The older generation would perhaps remember the fresh hot bread being delivered to the door by the baker with the horse and cart.  Nothing beat the smell of the fresh bread, and the horse knew when to move to the next house and wait. The transactions were by cash and it the late 1940’s a loaf cost 6d (pence), about 5c today. There was no such thing as sliced bread – that was done at home. High Top loaves broke apart in the middle – you could buy half a loaf, and children liked to eat the ‘kiss crust’, the soft centre when the halves were pulled apart.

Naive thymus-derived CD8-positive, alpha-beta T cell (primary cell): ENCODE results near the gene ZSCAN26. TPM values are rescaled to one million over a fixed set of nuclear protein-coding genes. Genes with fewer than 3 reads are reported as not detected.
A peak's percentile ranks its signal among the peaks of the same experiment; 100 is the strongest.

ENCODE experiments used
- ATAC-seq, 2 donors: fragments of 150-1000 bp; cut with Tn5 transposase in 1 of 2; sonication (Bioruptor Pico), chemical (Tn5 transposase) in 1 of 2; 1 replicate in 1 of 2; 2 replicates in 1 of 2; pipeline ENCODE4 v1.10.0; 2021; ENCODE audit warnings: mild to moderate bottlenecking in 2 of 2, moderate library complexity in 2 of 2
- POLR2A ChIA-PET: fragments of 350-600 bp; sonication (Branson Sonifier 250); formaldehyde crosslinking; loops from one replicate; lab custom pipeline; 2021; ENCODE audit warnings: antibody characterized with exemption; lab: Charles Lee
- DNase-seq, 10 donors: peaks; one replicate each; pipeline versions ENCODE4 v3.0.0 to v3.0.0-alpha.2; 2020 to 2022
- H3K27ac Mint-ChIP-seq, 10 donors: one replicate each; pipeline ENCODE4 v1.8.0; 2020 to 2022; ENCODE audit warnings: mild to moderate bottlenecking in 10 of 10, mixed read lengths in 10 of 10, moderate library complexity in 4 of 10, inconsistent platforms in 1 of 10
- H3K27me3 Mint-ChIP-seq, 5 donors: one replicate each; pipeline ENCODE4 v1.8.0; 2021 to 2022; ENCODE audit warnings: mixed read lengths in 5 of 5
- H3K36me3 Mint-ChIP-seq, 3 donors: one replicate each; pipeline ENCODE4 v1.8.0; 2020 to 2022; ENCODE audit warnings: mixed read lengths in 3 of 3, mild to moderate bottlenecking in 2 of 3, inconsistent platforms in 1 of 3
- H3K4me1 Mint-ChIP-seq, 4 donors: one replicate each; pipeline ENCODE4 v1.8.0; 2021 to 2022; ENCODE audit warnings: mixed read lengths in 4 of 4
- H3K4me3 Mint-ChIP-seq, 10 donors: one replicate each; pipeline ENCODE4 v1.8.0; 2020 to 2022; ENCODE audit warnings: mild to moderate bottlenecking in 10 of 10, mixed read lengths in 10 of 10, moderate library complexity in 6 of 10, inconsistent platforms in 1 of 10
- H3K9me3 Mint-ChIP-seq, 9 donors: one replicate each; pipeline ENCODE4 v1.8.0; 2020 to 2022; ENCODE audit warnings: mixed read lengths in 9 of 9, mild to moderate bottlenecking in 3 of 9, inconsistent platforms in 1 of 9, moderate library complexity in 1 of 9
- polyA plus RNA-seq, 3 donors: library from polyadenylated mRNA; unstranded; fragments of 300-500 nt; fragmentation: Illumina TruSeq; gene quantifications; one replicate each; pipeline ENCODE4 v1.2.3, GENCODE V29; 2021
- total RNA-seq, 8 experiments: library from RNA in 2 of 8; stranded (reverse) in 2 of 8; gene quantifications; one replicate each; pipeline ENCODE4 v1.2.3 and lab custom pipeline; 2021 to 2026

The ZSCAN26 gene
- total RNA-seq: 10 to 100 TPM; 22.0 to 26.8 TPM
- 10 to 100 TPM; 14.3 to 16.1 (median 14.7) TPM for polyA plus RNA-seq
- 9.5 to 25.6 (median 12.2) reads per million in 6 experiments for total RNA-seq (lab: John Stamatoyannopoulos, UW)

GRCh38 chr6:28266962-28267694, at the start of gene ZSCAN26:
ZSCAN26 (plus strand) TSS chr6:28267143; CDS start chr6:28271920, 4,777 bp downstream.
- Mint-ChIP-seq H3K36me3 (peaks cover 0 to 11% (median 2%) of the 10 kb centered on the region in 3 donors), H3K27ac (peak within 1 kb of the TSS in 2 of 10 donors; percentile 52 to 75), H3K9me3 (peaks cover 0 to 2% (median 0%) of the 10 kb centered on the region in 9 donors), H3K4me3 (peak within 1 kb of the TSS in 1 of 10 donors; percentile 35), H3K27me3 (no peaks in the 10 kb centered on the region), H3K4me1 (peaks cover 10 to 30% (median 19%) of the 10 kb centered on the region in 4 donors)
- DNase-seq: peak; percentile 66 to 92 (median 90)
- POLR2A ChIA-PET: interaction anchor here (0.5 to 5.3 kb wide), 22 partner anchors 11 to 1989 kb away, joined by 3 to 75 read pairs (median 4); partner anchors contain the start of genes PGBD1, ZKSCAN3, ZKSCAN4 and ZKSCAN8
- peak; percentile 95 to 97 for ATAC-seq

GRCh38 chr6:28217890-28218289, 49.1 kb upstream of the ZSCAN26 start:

It was common to call to the bakers and buy the bread from the bakery door, and the cream or fruit buns were very special. In those days Hot Cross Buns were a treat at Easter – available only at that time.

In some families it was said that “Girls could not get married until they could cut the bread straight.” It was not easy, especially as fresh bread was soft (and delicious).

Some bakers would cook the Christmas ham for their customers in the country.  The ham would most likely be from their own pigs, and smoked at home, and then wrapped in dough by the baker, and cooked in his oven.  A special treat at Christmas, the only time most families had ham.